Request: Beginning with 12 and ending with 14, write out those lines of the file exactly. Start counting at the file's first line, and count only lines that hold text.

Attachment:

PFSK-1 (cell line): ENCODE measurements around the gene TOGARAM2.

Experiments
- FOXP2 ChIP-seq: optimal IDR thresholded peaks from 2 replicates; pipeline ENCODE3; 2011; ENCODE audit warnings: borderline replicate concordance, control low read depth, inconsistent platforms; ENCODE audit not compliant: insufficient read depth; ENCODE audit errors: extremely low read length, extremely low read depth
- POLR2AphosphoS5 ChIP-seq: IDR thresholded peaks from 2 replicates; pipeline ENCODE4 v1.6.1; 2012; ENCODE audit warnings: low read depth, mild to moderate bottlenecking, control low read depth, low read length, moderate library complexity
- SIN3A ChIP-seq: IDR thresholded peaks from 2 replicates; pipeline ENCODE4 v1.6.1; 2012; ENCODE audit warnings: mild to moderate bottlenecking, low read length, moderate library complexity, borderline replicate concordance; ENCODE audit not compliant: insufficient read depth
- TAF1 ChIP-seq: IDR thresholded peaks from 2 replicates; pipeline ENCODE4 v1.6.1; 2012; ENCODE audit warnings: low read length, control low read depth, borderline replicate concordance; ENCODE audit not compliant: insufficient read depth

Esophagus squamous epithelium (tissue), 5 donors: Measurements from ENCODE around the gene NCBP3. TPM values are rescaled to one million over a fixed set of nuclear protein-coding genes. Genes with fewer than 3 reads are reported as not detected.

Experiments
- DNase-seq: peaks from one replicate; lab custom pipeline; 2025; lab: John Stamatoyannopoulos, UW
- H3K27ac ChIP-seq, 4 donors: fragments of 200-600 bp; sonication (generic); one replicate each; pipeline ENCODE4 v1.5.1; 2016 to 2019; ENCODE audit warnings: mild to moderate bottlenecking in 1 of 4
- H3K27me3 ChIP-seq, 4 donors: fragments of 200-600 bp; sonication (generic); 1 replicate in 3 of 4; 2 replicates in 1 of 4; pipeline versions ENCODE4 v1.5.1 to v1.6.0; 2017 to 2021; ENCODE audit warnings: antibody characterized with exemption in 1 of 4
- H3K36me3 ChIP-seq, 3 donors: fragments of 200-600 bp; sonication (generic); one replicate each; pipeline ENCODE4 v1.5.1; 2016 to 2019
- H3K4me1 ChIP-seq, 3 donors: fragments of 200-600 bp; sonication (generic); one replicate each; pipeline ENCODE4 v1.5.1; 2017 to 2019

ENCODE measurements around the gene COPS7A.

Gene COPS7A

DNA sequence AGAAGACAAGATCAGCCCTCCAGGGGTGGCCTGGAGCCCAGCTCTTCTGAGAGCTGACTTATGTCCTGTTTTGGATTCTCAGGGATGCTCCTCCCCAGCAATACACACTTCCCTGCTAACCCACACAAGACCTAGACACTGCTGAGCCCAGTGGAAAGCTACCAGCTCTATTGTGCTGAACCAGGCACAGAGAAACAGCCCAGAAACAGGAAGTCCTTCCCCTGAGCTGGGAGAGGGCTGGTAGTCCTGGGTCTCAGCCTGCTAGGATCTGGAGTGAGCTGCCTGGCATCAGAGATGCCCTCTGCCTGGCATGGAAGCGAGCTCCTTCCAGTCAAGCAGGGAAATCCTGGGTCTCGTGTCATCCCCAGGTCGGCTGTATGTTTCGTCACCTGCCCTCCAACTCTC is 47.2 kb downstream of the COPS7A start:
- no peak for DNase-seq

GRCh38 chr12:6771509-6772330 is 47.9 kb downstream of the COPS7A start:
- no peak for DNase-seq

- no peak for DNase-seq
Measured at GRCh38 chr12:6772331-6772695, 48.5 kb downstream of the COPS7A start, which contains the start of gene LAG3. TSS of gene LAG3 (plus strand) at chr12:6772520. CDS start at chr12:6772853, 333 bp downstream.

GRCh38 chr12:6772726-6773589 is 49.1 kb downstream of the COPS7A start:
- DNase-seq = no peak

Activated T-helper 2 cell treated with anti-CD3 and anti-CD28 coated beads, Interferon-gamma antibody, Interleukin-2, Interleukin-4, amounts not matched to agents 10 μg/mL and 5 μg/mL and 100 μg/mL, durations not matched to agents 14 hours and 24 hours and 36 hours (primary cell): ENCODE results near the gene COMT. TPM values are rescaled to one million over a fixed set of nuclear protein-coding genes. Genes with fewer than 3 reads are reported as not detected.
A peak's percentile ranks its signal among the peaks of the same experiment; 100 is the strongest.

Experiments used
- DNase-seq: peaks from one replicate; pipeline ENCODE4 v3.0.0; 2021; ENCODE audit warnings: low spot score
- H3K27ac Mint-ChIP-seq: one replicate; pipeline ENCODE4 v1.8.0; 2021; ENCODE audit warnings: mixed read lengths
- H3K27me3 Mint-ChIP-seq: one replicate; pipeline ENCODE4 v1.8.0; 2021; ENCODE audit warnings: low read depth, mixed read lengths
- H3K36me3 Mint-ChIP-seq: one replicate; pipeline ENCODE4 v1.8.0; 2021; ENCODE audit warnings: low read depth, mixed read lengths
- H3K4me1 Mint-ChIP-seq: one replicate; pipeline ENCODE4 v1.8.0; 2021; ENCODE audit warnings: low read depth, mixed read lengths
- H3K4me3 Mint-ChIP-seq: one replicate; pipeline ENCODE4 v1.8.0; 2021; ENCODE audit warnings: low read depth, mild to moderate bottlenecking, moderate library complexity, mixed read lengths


- H3K36me3 ChIP-seq, 3 donors: fragments of 200-600 bp; sonication (generic); one replicate each; pipeline ENCODE4 v1.5.1; 2016 to 2019
- H3K4me1 ChIP-seq, 3 donors: fragments of 200-600 bp; sonication (generic); one replicate each; pipeline ENCODE4 v1.5.1; 2017 to 2019

ENCODE measurements around the gene COPS7A.